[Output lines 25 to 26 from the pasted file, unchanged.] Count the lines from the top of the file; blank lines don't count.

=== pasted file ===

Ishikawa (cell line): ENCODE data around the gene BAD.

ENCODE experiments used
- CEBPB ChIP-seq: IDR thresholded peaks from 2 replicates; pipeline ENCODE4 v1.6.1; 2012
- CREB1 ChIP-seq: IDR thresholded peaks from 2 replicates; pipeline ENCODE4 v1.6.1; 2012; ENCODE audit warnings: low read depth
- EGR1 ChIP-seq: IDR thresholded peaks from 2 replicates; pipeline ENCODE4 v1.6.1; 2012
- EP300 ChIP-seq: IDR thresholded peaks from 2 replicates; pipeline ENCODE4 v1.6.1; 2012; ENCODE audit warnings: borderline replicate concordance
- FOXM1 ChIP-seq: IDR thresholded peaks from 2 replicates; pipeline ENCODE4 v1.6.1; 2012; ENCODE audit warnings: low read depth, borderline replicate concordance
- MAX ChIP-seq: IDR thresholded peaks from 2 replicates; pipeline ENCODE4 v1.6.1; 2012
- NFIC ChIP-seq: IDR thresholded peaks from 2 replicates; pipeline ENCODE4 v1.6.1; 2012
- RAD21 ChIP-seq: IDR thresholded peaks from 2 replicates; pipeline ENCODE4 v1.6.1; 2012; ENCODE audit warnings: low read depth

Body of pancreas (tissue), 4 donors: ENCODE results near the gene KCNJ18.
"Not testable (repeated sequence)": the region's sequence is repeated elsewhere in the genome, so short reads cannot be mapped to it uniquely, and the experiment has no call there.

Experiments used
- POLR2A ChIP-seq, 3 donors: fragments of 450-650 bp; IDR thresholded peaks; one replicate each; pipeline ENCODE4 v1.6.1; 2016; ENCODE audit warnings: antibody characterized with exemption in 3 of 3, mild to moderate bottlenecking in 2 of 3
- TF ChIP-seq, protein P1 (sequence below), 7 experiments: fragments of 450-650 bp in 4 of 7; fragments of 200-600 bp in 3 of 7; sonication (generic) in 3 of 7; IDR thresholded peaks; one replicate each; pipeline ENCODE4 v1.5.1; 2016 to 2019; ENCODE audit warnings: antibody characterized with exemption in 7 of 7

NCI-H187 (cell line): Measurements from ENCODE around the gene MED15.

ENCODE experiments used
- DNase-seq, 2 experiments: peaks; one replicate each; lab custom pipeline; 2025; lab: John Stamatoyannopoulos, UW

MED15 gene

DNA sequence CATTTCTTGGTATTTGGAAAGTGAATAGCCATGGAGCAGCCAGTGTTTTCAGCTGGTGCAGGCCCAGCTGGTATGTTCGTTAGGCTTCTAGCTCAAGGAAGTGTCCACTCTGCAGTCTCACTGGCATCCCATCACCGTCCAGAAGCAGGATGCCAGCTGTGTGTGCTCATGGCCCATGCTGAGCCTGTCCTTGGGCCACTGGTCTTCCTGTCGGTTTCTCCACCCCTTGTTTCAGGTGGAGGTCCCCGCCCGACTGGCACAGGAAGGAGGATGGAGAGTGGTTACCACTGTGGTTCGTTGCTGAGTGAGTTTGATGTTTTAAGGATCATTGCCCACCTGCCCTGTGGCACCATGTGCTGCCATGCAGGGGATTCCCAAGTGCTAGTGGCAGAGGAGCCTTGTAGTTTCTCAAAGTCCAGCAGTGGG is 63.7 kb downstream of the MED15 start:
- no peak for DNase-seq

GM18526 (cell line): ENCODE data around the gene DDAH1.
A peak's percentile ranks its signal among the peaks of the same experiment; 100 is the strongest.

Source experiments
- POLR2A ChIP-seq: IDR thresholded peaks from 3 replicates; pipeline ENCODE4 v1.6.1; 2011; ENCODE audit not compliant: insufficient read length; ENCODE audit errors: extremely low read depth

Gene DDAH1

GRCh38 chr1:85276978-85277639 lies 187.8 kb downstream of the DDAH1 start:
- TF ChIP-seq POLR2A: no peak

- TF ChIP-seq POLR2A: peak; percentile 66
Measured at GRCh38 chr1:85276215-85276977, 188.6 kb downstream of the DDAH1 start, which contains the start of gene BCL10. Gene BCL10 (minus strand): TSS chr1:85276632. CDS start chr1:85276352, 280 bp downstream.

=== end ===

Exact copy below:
- POLR2A ChIP-seq: IDR thresholded peaks from 3 replicates; pipeline ENCODE4 v1.6.1; 2011; ENCODE audit not compliant: insufficient read length; ENCODE audit errors: extremely low read depth

Gene DDAH1